CheckAlign 2.0 computes two variations of the Shannon algorithm.
The tool computes the canonical algorithm introduced by Schneider and Stephens in previous logos methodologies approaches for constructing sequence logos from the input of gapped and ungapped protein and DNA multiple alignments. The resulting logos represent each column of a sequence alignment as a stack of letters of variable color and height depending on the amino acid or nucleotide chemical nature and frequency.
CheckAlign 2.0 also focuses on other aspects of information theory focusing concerning the diversity of species in an ecological community. In this case, the tool provides accounts of both the abundance and evenness of the species present in a community sample, by computing the Shannon-Weaver diversity index (H) and the Equitability (EH) of these samples.
CheckAlign 2.0 is distributed as a standalone software adapted to the most common operating systems or as an online server accessible at the Gypsy Database of Mobile Genetic Elements.
Free access to the tool
New implementations focused on quantification of population diversity
Adjusted to the new versions and updates of the most common operating systems
Open source application available both as standalone software and as an online server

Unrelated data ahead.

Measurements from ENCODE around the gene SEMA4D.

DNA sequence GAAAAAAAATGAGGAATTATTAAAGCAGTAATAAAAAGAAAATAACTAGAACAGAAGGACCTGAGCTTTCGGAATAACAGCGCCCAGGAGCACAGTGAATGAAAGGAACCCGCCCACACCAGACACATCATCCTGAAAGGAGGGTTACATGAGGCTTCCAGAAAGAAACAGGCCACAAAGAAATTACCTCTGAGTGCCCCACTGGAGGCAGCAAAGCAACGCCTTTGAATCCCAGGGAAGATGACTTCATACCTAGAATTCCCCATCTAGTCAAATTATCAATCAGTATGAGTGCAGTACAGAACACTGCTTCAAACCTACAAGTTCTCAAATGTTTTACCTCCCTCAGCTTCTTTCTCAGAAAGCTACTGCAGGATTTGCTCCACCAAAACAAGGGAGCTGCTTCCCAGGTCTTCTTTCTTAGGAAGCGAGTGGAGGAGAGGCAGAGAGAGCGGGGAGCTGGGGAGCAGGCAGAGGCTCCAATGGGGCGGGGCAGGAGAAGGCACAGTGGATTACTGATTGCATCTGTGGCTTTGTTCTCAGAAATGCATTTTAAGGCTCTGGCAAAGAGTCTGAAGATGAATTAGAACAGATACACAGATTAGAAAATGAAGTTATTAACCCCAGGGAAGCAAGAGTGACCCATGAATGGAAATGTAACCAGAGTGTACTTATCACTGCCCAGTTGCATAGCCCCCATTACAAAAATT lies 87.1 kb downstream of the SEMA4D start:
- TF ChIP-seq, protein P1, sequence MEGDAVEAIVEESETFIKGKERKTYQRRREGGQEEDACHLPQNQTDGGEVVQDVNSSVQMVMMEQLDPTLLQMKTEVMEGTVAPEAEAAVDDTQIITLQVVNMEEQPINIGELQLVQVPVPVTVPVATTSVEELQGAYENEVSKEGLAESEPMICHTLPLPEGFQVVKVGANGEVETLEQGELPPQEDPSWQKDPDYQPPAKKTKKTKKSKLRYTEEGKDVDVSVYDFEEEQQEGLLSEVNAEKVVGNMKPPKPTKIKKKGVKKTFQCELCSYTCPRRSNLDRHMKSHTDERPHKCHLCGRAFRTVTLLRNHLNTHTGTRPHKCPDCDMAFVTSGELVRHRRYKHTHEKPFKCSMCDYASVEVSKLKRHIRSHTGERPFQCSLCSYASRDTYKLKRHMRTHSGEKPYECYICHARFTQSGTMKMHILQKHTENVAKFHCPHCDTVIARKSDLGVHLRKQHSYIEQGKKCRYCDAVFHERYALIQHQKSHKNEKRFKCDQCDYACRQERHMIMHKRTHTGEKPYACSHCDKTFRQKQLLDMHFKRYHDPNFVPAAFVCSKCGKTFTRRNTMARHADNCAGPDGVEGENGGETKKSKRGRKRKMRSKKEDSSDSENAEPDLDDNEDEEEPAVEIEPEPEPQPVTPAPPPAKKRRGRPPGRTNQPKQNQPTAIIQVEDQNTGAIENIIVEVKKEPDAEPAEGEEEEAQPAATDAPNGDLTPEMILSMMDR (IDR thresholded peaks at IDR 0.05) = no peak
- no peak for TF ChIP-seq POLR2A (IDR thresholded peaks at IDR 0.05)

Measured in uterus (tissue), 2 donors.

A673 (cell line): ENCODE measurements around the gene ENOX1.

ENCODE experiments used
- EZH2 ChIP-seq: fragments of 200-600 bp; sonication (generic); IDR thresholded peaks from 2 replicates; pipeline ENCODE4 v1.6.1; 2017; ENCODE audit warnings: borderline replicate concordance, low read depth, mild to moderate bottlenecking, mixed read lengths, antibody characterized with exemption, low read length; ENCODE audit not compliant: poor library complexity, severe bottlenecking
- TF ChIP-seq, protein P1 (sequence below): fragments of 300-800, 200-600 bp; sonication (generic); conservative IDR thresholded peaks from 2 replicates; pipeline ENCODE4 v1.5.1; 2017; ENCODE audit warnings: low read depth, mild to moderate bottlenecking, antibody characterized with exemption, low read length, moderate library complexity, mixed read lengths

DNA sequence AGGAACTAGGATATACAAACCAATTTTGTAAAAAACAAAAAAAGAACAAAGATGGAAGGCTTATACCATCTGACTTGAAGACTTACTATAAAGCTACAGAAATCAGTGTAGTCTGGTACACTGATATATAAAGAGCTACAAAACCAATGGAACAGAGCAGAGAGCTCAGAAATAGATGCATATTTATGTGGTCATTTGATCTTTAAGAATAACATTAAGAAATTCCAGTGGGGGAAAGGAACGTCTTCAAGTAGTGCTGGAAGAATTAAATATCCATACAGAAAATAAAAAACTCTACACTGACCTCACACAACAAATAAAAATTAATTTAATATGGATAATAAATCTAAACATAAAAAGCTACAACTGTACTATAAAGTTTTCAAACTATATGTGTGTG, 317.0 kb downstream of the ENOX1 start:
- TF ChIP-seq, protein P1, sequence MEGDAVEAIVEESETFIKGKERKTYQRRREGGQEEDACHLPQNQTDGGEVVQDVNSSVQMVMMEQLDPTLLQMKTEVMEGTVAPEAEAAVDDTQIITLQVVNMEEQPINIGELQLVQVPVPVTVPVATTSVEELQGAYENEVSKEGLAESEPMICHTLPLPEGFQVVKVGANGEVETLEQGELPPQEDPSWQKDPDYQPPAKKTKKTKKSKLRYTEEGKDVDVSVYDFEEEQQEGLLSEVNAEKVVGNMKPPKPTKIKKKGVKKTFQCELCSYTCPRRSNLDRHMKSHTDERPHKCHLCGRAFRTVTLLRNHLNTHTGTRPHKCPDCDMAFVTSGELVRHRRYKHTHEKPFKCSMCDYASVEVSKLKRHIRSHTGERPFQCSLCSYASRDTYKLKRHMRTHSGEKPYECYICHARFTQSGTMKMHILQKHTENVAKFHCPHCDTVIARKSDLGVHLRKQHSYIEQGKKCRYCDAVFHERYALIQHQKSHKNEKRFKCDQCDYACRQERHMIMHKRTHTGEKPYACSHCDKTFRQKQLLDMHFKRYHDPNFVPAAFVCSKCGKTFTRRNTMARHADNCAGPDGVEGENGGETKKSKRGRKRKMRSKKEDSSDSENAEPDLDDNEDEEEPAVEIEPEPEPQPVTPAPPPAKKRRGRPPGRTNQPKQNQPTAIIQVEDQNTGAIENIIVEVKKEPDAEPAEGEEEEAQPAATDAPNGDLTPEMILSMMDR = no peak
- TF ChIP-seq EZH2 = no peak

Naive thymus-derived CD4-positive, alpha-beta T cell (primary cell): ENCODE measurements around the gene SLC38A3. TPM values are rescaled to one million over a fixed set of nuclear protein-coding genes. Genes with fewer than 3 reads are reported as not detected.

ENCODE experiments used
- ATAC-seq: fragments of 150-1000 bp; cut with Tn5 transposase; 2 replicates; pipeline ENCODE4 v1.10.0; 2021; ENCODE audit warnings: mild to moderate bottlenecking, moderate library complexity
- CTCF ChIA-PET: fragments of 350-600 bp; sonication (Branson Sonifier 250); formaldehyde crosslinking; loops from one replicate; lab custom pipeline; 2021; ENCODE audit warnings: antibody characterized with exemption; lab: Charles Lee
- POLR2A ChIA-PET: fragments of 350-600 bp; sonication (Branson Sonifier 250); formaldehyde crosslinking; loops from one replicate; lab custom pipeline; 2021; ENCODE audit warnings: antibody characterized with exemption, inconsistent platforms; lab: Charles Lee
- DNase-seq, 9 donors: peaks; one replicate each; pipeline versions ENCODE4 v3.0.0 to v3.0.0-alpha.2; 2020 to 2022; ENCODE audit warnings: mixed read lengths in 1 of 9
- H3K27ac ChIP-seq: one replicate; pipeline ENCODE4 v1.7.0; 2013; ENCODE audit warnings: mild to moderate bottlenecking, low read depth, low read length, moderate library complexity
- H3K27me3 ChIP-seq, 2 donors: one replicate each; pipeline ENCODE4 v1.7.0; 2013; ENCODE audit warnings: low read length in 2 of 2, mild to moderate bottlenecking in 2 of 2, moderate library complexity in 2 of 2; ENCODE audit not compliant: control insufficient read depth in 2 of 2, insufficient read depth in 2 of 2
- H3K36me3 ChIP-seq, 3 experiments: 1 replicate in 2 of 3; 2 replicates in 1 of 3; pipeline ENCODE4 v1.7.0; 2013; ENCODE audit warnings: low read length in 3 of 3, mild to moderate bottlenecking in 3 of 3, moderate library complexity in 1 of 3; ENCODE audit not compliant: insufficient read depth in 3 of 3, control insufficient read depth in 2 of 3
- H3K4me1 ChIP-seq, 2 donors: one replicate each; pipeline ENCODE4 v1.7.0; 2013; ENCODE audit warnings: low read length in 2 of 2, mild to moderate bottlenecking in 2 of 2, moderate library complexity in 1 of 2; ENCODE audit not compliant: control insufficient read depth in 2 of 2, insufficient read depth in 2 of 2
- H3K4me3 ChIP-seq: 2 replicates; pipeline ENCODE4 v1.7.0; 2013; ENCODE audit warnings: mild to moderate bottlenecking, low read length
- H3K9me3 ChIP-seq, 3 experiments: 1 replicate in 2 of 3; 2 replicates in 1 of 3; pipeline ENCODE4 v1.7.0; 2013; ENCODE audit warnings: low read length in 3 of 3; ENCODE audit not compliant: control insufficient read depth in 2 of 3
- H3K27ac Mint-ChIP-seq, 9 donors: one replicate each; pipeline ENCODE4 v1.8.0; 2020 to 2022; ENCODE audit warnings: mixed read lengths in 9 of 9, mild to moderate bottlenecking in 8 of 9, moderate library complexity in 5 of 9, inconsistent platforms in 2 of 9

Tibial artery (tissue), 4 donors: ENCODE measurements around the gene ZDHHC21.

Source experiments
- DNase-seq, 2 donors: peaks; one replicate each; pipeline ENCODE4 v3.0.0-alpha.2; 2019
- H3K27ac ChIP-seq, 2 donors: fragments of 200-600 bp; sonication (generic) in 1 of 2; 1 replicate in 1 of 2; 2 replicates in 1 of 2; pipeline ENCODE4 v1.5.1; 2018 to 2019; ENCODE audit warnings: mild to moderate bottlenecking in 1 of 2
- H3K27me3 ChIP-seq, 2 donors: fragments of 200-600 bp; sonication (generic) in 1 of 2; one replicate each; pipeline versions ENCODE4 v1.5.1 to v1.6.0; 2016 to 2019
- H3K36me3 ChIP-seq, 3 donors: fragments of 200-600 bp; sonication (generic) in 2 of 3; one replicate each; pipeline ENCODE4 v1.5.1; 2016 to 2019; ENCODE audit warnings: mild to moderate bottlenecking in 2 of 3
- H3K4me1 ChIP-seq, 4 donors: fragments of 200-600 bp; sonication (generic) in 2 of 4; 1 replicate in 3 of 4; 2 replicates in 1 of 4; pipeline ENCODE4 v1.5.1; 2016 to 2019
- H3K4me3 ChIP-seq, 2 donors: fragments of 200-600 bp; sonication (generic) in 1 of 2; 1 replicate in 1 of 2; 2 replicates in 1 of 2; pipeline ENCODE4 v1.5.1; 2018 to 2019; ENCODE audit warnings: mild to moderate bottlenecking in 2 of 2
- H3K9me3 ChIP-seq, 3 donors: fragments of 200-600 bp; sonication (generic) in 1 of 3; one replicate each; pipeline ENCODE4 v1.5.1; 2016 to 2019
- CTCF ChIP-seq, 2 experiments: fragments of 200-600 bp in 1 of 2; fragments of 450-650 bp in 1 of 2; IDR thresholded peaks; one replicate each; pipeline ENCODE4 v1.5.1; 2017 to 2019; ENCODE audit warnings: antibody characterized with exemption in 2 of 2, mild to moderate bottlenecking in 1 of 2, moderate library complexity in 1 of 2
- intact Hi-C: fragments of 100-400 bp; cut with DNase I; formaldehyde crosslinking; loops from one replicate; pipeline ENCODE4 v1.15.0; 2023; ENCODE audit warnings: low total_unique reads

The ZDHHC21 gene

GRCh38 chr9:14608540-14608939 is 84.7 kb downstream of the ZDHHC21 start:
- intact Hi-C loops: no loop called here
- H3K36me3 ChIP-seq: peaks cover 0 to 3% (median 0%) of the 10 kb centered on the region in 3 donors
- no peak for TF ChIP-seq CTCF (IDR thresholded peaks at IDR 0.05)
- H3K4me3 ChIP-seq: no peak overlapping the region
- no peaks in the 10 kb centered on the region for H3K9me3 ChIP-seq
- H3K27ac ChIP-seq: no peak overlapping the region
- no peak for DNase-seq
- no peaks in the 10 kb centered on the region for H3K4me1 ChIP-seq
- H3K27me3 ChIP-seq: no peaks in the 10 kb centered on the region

CheckAlign 2.0 is a Java application that runs on the most common operative systems
Information theory is a branch of applied mathematics involving the quantification of information. Soon after its inception, information theory was applied to distinct areas of biological research. Of significant interest was the sequence logo methodology developed by Schneider and Stephens in 1990, which offers graphical representations of DNA or protein multiple alignments, providing a statistically relevant visualization of the consensus of a set of sequences, their common information content, and the frequency of all possible DNA and amino acid states per alignment position.
The new version CheckAling 2.0 includes improvements and updates devoted to both source code optimization and statistical analysis enhancement. Users can use CheckAlign 2.0 to build logos online and/or on their PCs using the conventional methodology of Schneider and Stephens where the application is especially useful to decipher the order of predominance and relative frequencies of residues at every position, providing a significant view of the patterns that characterize the architecture of a gene or a protein.
Users can also use CheckAlign 2.0 to apply other information theory principles in order to characterize the rarity and commonness of species in a biological or molecular community